A friend told me of a great welcome he received recently when on holiday in Spain.
Due to the excellent road networks in most of Europe, it’s not unusual to find people that drive down to the sun each year rather than catch a plane. Given our dismal summer, my friend decided to do just that.
After a long and uneventful drive, as they crossed from France into Spain the rainy weather immediately cleared and out came the sun.
Feeling immediately that life was getting better as the temperatures rose, they drove south to near Valencia. As they approached their exit junction of the motorway, only 5 kilometres from their rented apartment, suddenly the clouds rolled in and a terrific storm erupted – all within less than 5 minutes. The rain was so heavy they had to pull off the road, as visibility was just about zero.
After 15 minutes the rain was still falling heavily but at least they could now see some distance so he pulled away. As he did so his exhaust fell off.
Driving through still torrential rain, they limped to their apartment only a short distance away arriving in a cloud of smoke and sparks all much to the amusement of other holidaymakers on their balconies.
The following morning they called their Europe-wide breakdown company and for reasons that were entirely unclear, found themselves routed to a call centre in Paris who spoke perfect if slightly accented English. After several to-and-fro calls, the call centre called back to say that the local breakdown driver couldn’t find the apartments.
Giving more details of where they were located, my friend asked the call centre where the driver was. Their response was “we’re not sure, we’re speaking to our agency in Madrid”. Trying again, he was told that the agency in Madrid was speaking to their local office in the nearest town to the apartments, and it was they who were speaking to the driver.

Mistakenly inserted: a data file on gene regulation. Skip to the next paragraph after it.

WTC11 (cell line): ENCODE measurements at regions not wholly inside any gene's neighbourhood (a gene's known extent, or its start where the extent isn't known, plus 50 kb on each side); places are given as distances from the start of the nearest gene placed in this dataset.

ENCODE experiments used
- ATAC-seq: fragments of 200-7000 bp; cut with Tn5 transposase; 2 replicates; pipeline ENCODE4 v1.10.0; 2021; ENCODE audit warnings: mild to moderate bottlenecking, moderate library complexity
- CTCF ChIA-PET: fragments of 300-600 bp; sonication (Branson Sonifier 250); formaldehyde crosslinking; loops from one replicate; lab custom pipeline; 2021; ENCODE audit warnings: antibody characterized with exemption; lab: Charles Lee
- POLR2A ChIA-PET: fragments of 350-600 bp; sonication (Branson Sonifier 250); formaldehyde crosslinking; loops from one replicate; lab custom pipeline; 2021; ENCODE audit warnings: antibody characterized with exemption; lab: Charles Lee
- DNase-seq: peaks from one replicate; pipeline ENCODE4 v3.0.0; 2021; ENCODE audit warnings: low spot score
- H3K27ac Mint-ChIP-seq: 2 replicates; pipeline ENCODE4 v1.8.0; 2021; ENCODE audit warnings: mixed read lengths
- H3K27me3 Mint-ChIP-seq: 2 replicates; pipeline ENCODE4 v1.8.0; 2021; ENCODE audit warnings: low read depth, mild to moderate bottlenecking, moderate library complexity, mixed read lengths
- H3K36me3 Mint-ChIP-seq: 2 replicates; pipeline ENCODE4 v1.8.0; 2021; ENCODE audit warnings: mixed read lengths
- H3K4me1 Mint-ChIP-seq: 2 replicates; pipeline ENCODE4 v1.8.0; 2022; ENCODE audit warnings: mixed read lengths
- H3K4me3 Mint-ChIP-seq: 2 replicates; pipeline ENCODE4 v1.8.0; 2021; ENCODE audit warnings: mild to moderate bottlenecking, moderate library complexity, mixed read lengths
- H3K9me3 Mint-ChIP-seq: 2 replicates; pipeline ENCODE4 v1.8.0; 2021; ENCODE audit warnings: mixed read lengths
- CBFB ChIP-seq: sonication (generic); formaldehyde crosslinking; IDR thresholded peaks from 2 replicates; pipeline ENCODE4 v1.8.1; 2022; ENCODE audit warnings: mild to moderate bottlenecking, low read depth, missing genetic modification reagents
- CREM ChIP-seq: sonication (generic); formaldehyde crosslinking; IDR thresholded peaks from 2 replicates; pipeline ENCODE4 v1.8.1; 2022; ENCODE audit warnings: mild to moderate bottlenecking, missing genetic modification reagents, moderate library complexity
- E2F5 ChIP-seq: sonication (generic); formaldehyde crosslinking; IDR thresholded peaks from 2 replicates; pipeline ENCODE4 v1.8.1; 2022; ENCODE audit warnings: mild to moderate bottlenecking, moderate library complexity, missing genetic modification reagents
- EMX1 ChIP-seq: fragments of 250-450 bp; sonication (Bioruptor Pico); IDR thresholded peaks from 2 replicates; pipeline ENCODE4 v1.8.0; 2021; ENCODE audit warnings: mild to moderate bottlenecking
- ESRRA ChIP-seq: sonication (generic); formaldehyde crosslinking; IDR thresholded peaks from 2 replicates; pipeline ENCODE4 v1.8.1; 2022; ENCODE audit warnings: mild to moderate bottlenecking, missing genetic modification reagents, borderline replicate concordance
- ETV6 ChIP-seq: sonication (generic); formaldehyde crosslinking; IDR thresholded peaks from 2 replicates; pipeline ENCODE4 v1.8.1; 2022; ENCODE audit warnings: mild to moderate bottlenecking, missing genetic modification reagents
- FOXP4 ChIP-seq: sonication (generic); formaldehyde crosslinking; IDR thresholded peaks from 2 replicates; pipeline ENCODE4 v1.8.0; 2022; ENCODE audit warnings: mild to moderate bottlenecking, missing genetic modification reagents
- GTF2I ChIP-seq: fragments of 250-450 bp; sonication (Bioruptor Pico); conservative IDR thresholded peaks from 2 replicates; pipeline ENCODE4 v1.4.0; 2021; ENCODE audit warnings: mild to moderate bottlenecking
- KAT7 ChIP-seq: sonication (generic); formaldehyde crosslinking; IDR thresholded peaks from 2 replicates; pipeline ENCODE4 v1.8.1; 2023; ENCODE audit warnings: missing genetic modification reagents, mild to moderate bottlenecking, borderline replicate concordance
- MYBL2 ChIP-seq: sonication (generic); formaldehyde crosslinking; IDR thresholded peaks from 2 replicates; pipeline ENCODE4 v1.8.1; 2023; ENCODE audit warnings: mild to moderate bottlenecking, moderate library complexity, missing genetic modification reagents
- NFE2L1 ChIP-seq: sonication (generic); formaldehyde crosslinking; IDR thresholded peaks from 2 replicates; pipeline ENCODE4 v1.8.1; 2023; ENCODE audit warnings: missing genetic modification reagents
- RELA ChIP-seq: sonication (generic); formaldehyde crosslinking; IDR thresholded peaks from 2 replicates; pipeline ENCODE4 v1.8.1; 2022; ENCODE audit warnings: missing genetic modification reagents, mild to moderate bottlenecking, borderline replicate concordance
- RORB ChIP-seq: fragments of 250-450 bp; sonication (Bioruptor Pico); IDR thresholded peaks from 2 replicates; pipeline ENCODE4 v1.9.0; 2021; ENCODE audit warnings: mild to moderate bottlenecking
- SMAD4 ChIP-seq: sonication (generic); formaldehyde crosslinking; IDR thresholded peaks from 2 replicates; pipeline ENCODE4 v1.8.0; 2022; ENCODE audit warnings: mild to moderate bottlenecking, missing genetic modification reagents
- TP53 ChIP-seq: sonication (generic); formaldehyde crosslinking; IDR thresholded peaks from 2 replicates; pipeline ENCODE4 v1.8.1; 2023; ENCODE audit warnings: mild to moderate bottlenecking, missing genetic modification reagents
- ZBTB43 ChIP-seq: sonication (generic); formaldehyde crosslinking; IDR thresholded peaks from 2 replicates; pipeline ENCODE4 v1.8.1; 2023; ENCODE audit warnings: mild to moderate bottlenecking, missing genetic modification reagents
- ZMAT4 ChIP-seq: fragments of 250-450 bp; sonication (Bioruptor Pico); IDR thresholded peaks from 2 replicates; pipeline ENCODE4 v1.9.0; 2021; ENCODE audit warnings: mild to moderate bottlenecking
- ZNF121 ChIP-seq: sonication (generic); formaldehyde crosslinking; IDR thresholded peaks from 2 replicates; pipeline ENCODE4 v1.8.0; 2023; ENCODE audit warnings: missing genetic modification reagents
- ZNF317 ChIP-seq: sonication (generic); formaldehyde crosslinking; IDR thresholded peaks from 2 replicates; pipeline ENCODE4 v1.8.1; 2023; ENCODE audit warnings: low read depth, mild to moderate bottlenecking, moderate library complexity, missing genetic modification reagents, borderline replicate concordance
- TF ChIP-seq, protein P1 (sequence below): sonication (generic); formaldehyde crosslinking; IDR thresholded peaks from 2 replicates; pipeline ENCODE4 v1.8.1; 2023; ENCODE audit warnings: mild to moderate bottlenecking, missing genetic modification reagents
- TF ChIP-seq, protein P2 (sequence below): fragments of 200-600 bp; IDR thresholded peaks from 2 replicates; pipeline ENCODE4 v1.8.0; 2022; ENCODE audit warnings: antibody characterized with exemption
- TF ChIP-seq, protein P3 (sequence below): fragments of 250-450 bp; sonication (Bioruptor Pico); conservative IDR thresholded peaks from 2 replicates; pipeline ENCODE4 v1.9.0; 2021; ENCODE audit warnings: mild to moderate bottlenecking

Feeling he must have misunderstood something, somewhere, but just desperate to get the vehicle fixed, he awaited the arrival of the breakdown truck.
Eventually after further confusion, numerous telephone calls and a 45 minute delay, the driver arrived. He was clearly exasperated and said in excellent English that he just could not understand why he had not been allowed to call my friend directly. He’d asked for his phone number but was told it was now not policy to give that directly to drivers.
After moaning for some time, and examining the car, the driver said he could not take it to the local town as it was closed for Fiesta, but one around 40 kilometres away would be a better bet. To do that he’d need special permission – so he called his boss and waited.
Several minutes later my friend’s mobile rang. It was the call centre from Paris again telling him the car needed be towed away and asking him for permission to shift it.
Over the next couple of minutes or so, he and the driver stood side-by-side in the street and conducted their conversation through third parties across a telephone link that went from their street, to the local garage, to Madrid, from Madrid to Paris, and from Paris back to the same street.
As the driver hung up his phone, he shook his head sadly and said simply, “Lunatics!”
My friend couldn’t help but agree and before hanging up asked his contact in Paris what the logic was behind this system where everyone ends up phoning everybody else.
“It’s a Europe-wide system that uses the latest technology to improve customer service” came the obviously scripted reply.
My friend advised me to go out and buy shares in mobile phone companies. He may well be right!